There’s a discussion this week over at TPMCafe of Matthew Yglesias’ imminently available book, Heads in the Sand. It focuses on Yglesias’ vision of a “liberal internationalism,” by which he means the forward leaning diplomatic engagement, under the auspices of a multi-lateral system of institutions and laws, that characterized American foreign policy throughout the Cold War. Specifically, on his blog, Yglesias has targeted the use of pre-emptive war as an effective non-proliferation strategy.
I call attention to it not only because it’s an interesting discussion, but also because it folds in nicely with this short monograph (.pdf) by Carl Connetta, which I found on the Projects on Defense Alternatives website, and which serves as something of a backstory to Yglesias’ argument. Connetta points out that, starting with the First Gulf War, America has become seduced by the image of a surgical, omnipotent military capacity.
This is the “new warfare hypothesis” and it did not originate with President Bush. It has helped shape US thinking about the utility of force since the 1990-1991 Gulf War. . .
This is the image that Donald Rumsfeld tried to impose not only on the invasion of Iraq, but on the Army in general. And I think possibly before the ideological and strategic explanations that Yglesias offers for recent American interventionism, but at the very least in addition to them, this tempting image of military power as a clean and efficient policy tool accounts for a great deal of the temptation to use it as a panacea to what otherwise would be considered problems in need of a political solution.
I’ve discussed the growing militarization of stabilization and humanitarian operations before. Connetta points out that pre-emptive threat prevention, too, used to be the diplomats’ bailiwick:
In the past, threat prevention and “environment shaping” were largely in the purview of the State Department. But a feature of our post-Cold War practice has been the increasing intrusion of the Pentagon on the provinces of State. Parallel to this, diplomatic functions have been increasingly militarized. Thus, today, coercive diplomacy plays a bigger role relative to traditional “give-and-take” diplomacy. Similarly, “offensive counter-proliferation” — that is, arms control by means of bombardment — has grown in importance relative to non-proliferation efforts. Even US programs in support of democratization and development have gained a khaki tint.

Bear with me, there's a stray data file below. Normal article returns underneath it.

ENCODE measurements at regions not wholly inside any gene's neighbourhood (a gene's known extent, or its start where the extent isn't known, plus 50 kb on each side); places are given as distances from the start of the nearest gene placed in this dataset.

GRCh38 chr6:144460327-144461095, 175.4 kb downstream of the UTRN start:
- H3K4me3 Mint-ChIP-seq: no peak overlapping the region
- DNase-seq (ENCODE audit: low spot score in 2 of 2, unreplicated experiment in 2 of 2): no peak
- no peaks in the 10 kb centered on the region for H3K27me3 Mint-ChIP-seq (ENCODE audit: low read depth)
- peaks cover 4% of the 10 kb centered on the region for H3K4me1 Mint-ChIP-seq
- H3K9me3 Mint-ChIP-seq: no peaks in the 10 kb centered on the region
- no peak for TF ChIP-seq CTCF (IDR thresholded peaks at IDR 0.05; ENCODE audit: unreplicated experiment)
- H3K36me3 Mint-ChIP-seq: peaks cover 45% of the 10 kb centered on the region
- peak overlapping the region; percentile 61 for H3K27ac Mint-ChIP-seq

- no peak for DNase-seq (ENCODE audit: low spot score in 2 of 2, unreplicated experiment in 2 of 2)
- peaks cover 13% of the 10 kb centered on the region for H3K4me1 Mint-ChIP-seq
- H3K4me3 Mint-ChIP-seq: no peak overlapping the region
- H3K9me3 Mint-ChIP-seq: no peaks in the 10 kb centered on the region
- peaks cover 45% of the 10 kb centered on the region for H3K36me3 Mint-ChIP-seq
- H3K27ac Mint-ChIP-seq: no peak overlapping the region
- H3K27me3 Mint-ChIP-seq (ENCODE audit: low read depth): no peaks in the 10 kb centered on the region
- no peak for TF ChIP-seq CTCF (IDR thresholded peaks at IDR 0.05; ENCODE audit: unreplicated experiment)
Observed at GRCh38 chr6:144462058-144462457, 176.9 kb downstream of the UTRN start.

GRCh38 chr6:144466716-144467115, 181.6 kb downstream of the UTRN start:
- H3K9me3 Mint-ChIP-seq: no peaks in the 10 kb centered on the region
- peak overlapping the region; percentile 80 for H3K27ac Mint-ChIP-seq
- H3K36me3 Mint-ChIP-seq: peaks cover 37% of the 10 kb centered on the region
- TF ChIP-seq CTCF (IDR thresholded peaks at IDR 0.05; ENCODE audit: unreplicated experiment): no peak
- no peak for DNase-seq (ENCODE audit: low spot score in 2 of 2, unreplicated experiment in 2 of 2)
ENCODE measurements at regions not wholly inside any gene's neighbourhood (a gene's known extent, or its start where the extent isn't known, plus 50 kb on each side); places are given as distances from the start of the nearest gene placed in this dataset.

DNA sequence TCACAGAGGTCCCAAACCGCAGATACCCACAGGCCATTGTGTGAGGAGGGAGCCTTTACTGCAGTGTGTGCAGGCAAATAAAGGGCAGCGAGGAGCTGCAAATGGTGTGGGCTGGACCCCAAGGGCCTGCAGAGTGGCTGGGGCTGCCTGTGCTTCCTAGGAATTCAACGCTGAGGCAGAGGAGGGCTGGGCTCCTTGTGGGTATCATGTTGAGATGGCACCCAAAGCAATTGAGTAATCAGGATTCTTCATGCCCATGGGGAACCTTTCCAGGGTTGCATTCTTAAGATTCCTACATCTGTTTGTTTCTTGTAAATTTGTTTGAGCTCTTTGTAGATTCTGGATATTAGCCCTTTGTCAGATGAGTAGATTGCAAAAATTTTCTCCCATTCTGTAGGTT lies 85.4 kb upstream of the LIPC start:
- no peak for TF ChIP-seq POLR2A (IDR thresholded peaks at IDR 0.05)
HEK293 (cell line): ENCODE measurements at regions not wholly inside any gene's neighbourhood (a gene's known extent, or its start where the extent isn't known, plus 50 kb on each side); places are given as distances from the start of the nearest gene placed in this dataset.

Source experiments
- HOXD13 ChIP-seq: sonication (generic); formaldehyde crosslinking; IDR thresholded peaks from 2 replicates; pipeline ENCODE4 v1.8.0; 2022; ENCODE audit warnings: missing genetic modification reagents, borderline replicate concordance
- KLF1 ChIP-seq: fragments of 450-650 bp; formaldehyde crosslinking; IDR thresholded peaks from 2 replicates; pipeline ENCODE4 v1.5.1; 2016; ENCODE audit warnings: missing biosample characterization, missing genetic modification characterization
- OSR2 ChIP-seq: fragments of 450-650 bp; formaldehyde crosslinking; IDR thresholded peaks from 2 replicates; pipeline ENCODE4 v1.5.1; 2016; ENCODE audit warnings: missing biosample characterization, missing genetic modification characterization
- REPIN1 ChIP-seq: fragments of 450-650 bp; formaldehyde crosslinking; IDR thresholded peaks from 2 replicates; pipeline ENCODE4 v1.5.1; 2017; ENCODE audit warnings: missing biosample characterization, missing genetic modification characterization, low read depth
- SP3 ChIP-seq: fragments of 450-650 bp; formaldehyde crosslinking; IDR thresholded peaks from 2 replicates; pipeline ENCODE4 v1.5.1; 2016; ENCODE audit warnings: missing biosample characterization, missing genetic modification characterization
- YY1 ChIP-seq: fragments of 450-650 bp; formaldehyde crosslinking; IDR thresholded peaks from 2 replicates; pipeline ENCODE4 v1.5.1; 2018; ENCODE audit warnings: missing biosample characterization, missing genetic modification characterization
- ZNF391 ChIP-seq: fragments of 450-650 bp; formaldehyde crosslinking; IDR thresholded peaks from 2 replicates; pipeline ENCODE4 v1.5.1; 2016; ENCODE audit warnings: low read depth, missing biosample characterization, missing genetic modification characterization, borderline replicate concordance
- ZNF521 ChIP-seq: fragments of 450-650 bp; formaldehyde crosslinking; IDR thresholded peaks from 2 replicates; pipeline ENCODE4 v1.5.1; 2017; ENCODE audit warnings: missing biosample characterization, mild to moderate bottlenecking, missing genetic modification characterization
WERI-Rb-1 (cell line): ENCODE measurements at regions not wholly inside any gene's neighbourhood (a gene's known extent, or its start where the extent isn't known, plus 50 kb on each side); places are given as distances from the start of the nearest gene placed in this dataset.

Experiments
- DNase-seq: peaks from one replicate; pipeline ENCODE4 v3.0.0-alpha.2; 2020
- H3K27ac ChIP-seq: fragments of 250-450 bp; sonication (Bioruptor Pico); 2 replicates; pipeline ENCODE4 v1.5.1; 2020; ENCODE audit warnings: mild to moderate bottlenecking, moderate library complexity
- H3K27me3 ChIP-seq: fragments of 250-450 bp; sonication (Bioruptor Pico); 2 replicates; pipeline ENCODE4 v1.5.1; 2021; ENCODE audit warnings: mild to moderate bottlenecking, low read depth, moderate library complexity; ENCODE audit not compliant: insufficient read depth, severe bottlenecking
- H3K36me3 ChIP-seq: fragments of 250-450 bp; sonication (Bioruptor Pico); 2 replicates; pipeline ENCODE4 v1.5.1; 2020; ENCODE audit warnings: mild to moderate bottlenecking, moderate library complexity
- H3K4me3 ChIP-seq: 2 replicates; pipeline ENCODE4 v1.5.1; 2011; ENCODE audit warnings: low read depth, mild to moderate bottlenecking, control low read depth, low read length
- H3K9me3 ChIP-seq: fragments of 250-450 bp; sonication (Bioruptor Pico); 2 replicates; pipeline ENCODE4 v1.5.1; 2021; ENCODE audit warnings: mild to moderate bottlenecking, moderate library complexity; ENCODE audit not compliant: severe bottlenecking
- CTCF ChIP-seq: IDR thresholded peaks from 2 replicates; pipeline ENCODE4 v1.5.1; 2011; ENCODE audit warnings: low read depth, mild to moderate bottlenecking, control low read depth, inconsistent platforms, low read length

The outcomes in both Afghanistan and Iraq have demonstrated that military power remains a blunt instrument, with unpredictable and costly consequences. Even given the narrowest and most clearly defined missions, it rarely achieves unassailable outcomes (consider that the Iraq War has been in part explained by the failure to topple Saddam Hussein in the First Gulf War).
But not only have we expanded the mission set considerably, it’s also become commonplace in policy discussions to concede the need to grow the military. The perverse logic, as Connetta points out, consists of demanding a greater capacity without questioning what it ought to be used for:
. . .What we have demonstrated in Iraq and Afghanistan is that the most powerful nation on earth, unobstructed by a peer rival, commanding 22 percent of the world product, and consuming 50 percent of all defense spending cannot — in six years — bring a modicum of stability to two countries containing just 1 percent of the world’s population. . .
These outcomes might and should teach us something useful about the limits on the utility of military power.
Both Yglesias and Connetta demonstrate the way in which the American foreign policy discourse has been overtly militarized. Part of that has to do with the domestic political residue of the Vietnam War and the rise in the 1990’s of the liberal hawk movement as a response (one of Yglesias’ central theses), part of it has to do with the Pentagon’s bureaucratic imperative to grow, and part of it has to do with the very real trauma of the attacks of 9/11. The key point is that the military has done everything we’ve asked it to do, in both Iraq and Afghanistan. The problem is not so much that we haven’t given it what it needs to accomplish the task, although that is certainly the case, but that we’ve asked it to do too much to begin with.
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